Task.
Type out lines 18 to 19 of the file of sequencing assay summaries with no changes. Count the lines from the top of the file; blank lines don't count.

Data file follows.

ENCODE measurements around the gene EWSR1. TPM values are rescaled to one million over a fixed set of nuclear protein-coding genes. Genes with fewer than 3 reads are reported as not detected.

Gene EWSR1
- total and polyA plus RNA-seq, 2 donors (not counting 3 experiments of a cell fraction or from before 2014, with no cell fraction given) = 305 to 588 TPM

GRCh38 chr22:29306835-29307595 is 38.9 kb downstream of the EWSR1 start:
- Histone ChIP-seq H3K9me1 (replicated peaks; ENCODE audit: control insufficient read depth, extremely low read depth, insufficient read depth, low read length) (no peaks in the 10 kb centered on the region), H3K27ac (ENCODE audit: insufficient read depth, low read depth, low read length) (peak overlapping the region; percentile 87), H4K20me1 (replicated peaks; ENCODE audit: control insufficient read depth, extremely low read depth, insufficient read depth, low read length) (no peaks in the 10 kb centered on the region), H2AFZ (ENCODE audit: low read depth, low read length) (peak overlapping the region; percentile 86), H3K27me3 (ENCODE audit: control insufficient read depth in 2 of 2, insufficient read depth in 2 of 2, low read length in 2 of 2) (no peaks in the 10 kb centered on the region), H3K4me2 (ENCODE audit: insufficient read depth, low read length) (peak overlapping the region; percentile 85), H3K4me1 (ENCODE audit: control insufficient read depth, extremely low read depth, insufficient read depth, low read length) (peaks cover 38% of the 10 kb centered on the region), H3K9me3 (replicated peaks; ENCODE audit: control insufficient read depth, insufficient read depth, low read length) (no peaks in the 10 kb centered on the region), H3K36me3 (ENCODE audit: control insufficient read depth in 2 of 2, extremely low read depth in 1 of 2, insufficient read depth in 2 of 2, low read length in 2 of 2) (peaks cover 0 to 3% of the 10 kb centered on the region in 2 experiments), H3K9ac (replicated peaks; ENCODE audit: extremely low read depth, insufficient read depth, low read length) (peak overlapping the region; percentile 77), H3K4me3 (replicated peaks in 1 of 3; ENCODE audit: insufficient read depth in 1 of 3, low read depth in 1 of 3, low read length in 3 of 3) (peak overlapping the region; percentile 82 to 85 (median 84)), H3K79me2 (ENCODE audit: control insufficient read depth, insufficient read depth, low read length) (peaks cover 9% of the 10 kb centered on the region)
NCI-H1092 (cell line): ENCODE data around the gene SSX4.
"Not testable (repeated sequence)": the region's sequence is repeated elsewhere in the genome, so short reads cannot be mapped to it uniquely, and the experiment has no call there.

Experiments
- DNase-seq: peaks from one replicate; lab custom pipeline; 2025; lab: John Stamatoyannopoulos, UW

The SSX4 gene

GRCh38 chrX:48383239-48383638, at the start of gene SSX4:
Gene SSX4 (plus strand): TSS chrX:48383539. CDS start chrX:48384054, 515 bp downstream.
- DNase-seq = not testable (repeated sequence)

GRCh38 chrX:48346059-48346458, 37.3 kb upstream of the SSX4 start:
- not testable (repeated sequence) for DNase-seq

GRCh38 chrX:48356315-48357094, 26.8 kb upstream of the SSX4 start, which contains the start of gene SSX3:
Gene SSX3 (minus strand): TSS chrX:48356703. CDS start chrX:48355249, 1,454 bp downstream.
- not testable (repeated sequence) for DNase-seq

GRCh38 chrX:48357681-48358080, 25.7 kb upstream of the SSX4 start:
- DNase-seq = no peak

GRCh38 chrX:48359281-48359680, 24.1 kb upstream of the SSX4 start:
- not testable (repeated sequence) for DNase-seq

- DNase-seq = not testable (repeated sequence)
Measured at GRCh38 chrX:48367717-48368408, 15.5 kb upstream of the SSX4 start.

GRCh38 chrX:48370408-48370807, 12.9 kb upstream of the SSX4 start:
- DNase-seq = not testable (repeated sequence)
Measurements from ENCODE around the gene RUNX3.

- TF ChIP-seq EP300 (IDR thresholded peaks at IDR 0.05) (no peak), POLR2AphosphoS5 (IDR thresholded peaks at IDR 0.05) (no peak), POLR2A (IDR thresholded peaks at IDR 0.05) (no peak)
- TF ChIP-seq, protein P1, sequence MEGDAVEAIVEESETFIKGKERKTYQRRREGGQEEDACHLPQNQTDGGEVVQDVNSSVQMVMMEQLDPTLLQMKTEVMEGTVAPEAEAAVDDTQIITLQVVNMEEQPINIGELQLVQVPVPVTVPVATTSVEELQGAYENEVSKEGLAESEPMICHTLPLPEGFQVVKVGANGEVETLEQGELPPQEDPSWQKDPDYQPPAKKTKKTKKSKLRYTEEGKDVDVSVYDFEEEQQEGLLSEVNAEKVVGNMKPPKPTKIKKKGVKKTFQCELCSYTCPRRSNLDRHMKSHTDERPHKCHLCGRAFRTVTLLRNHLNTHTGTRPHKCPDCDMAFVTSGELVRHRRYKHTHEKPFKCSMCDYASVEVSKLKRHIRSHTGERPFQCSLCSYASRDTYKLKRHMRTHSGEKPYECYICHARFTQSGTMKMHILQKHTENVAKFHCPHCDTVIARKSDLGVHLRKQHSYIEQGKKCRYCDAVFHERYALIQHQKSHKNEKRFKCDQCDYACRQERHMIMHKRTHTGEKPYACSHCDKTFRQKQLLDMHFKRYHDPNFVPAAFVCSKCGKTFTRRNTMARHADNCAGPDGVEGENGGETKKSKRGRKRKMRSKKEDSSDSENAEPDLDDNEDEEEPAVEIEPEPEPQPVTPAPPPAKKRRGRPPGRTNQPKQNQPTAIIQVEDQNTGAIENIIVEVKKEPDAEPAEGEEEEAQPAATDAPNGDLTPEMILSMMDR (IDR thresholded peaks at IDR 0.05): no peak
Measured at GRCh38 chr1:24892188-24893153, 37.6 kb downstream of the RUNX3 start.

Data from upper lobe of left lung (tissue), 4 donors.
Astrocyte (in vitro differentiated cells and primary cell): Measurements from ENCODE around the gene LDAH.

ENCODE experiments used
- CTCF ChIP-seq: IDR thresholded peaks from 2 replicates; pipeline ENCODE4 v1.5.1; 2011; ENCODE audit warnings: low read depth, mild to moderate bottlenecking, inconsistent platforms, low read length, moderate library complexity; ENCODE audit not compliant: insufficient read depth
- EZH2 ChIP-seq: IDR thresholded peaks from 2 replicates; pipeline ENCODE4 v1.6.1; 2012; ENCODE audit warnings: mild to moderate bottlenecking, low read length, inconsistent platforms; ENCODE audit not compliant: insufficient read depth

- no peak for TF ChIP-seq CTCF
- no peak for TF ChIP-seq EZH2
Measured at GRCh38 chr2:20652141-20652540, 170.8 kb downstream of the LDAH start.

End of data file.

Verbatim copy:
- not testable (repeated sequence) for DNase-seq

GRCh38 chrX:48357681-48358080, 25.7 kb upstream of the SSX4 start: